ABROAD
 
Preparations are being made in Italy to celebrate next August the tercentenary of the birth of Palestrina.
 
Leoncavallo is said to be at work on a three-act opera, called Ave Maria.
 
Admirers in France of the late Raoul Pugno are raising a fund for a memorial to the distinguished pianist.
 
The Quinlan Opera Company is back in England after having completed a world-encircling tour of 40,000 miles.
 
A commemorative tablet has been placed on the house in Liege where Cesar Franck was born, December 10, 1822.
 
A "film drama" by Gabriel d'Annunzio, the celebrated Italian poet, has been barred from Italian opera houses in Rome, Naples and Milan.
 
The great French poet Frédéric Mistral, author of the famous poem Mireio upon which Gounod's operaMircille is founded, died recently in Paris at the age of eighty-three.
 
Carl Pohlig, formerly conductor of the Philadelphia Symphony Orchestra, has been appointed conductor to the Court Opera of Brunswick.
 
Victor Herbert was stricken with appendicitis while in London on his way to the continent. An operation was necessary but the genial composer is now well on the way to recovery. His opera Madeleine is to be presented in Paris.
 
A collection of manuscripts and autographs of Manuel Garcia have been presented to the Paris Conservatoire by Mmes. Chamerot and A. Duvernoy, daughters of Pauline Viardot. Among them is the manuscript of Mozart'sDon Juan.
 
Edmond Rostand, the author of Cyrano de Bergerac, has commissioned Zandonai to make an operatic version of his work, as he claims that Walter Damrosch did the work into an opera without his authorization. Zandonai, it will be remembered, is a young Italian composer whose Conchita attracted some attention in America and in Europe a year or so ago.
 
The attempt of Ymelda Juliewna to introduce art dancing without music did not prove satisfactory to the dwellers in Hamburg. She employed only the occasional clash of a gong to emphasize fear, joy or other emotion. The critics, however, declared that the dancing seemed like mere acrobatics.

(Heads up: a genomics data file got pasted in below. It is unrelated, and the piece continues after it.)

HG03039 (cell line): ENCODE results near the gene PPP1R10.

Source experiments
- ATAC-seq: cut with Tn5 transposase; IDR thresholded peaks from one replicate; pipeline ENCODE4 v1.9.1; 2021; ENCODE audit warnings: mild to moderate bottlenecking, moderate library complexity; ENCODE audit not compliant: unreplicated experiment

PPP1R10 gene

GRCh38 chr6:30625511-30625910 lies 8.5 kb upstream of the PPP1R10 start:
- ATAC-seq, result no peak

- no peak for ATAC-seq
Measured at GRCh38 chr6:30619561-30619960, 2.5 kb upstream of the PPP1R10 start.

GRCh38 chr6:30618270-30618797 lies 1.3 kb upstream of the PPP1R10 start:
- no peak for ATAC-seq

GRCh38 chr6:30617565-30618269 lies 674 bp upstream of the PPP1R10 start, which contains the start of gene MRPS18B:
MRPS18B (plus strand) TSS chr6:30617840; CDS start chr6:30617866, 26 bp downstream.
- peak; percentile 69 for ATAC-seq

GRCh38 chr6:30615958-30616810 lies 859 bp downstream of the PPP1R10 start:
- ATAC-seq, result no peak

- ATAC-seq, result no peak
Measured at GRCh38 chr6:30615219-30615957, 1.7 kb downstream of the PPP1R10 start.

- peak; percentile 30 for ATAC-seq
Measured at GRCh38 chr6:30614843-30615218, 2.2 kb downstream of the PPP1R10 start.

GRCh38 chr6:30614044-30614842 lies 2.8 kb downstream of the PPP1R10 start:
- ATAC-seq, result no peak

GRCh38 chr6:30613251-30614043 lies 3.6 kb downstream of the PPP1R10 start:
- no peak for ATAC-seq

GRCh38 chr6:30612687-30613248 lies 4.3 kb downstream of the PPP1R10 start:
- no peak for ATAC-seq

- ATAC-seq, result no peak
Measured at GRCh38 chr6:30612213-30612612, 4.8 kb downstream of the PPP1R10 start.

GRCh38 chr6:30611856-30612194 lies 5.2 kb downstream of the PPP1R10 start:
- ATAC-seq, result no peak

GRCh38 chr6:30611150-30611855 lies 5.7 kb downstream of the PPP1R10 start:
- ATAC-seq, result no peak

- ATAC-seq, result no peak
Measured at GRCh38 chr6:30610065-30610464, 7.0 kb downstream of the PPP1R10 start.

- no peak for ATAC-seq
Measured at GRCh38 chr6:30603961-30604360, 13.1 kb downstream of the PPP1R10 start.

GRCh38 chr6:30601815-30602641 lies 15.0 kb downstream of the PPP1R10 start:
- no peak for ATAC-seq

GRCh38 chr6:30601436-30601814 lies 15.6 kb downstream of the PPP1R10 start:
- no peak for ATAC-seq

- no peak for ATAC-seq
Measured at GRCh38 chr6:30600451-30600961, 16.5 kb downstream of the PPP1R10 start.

Padua recently enjoyed a concert at which twenty-five 'cellists performed in unison. This was followed by a performance of Goldmark's 'cello concerto by twelve 'cellists, still in unison! The French Le Ménestrel not unnaturally asks what eccentricities of this sort have to do with music.
 
The death of Tito Mattei will be much deplored by singers in this country who have enjoyed singing his Non è ver', Dear Heart, and other tuneful numbers. Mattei was born near Naples in 1841, but lived in London since 1863. He not only composed songs but also operas and ballets, and was also a pianist and conductor of great ability.
 
The Czar of Russia has decided to subsidize the Balalaika Orchestra out of his own private purse, and it will be henceforth known as the Imperial Orchestra. It will be remembered that this unique organization visited America a few years ago and created much interest in the strangely beautiful tone of that characteristic Russian instrument the Balalaika.
 
According to the London Daily Chronicle, wireless telephony has been successfully utilized for the transmission to the Eiffel Tower of the voice of a tenor who was singing in Brussels, 225 miles from Paris. The success of the experiment was due to the use of a microphone invented by Signor Marzi, an Italian engineer. While perfection is not yet conceded to the Marzi system, the achievement is declared by experts to constitute a tremendous advance in wireless telephony.
 
Hubert Bath, a well known English musician, has been appointed musical adviser to the London County Council. He will have a say in forming the programs of over fifty bands that play in the London parks. He plans to give very little space to Viennese waltzes of the kind that have been so popular of late, as he contends that there is much English dance music that can well be used to replace them. "Heavy German music" is also barred, and of course "ragtime and all that sort of thing" will be conspicuous by its absence. Thus is the public to be railroaded into listening to British music.
 
An estimate has been made in Berlin of the number of people who go to the Royal Opera, and it is believed that out of the four million inhabitants, only about 20,000 have entered the portals of that majestic institution. The rest find the prices prohibitive and affect the cheaper operatic resorts. Now that the copyright on the Wagner operas has expired, many hundreds of thousands of music lovers who have hitherto had no opportunity of seeing these masterworks will have an opportunity of doing so. It is said that there is a perfect craze for Wagner at the present time in Berlin.
 
A statue of Massenet has been erected at Monte Carlo in the garden opposite the Casino. The statue was officially unveiled in the theatre adjoining the Casino by the Prince of Monaco under somewhat distressing weather conditions. Members of the Massenet family were present and many notables were assembled on the stage. The same evening the first performance of Massenet's opera, which was completed shortly before his death, was given. Cleopatre, as the work is called, proved to be a success, and will doubtless soon be produced in Paris. It is one of three works which the master left unproduced.